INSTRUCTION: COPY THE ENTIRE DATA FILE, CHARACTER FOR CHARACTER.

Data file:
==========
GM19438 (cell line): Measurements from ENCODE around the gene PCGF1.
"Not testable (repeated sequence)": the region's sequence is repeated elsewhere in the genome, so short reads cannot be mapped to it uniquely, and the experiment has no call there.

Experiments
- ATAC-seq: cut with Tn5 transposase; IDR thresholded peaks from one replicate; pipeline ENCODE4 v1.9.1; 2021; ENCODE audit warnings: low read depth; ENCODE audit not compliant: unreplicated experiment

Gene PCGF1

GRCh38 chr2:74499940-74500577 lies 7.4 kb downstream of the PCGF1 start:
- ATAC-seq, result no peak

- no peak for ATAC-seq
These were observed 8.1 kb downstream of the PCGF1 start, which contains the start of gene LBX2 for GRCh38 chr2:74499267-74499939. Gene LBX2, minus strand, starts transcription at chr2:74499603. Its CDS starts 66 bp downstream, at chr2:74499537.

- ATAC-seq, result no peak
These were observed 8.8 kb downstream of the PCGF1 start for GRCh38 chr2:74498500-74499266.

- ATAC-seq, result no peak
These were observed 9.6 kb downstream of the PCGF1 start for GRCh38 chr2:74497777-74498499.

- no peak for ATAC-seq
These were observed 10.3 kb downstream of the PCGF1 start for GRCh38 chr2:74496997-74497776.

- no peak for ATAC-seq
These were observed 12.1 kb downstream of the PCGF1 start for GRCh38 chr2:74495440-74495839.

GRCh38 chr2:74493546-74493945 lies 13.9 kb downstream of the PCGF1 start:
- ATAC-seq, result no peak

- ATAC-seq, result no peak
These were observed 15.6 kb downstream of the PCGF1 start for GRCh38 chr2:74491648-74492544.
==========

GM19438 (cell line): Measurements from ENCODE around the gene PCGF1.
"Not testable (repeated sequence)": the region's sequence is repeated elsewhere in the genome, so short reads cannot be mapped to it uniquely, and the experiment has no call there.

Experiments
- ATAC-seq: cut with Tn5 transposase; IDR thresholded peaks from one replicate; pipeline ENCODE4 v1.9.1; 2021; ENCODE audit warnings: low read depth; ENCODE audit not compliant: unreplicated experiment

Gene PCGF1

GRCh38 chr2:74499940-74500577 lies 7.4 kb downstream of the PCGF1 start:
- ATAC-seq, result no peak

- no peak for ATAC-seq
These were observed 8.1 kb downstream of the PCGF1 start, which contains the start of gene LBX2 for GRCh38 chr2:74499267-74499939. Gene LBX2, minus strand, starts transcription at chr2:74499603. Its CDS starts 66 bp downstream, at chr2:74499537.

- ATAC-seq, result no peak
These were observed 8.8 kb downstream of the PCGF1 start for GRCh38 chr2:74498500-74499266.

- ATAC-seq, result no peak
These were observed 9.6 kb downstream of the PCGF1 start for GRCh38 chr2:74497777-74498499.

- no peak for ATAC-seq
These were observed 10.3 kb downstream of the PCGF1 start for GRCh38 chr2:74496997-74497776.

- no peak for ATAC-seq
These were observed 12.1 kb downstream of the PCGF1 start for GRCh38 chr2:74495440-74495839.

GRCh38 chr2:74493546-74493945 lies 13.9 kb downstream of the PCGF1 start:
- ATAC-seq, result no peak

- ATAC-seq, result no peak
These were observed 15.6 kb downstream of the PCGF1 start for GRCh38 chr2:74491648-74492544.